Origin Stories: The Phenomenological Relationship Between Players and their Characters


  • Ryan Blackstock




Vampire: the Masquerade, larp, benefits, psychology, phenomenology, identity


Using a phenomenological research model, this study explores the question “How is a consciously embodied persona experienced through live action role-play?” Narrative accounts of twelve research participants were obtained via face-to-face interviews. Four themes emerged: 1. Continuum of personalization; 2. Stream of embodiment; 3. Freedom; and 4. Character as teacher. Four of Moustakas’ universal structures are presented as phenomenological underpinnings of the experience: spatiality, causality, relationship to self, and relationship to others. Larp is a complex process, which offers the players opportunities to bend the rules of typical social engagement. Larp provides fun, excitement, social interaction, personal growth, and self-exploration. Some players described that risk was present as the boundaries between game and life were blurred, but the majority of participants found larp to be safe and personally enhancing.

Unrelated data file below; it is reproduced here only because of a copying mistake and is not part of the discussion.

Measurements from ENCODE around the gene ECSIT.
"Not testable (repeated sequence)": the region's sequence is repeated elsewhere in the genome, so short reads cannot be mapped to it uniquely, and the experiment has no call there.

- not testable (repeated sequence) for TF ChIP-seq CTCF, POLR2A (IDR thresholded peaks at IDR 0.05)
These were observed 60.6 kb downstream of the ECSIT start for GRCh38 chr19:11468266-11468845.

How to Cite

Blackstock, R. (2016). Origin Stories: The Phenomenological Relationship Between Players and their Characters. International Journal of Role-Playing, (7), 5–9. https://doi.org/10.33063/ijrp.vi7.251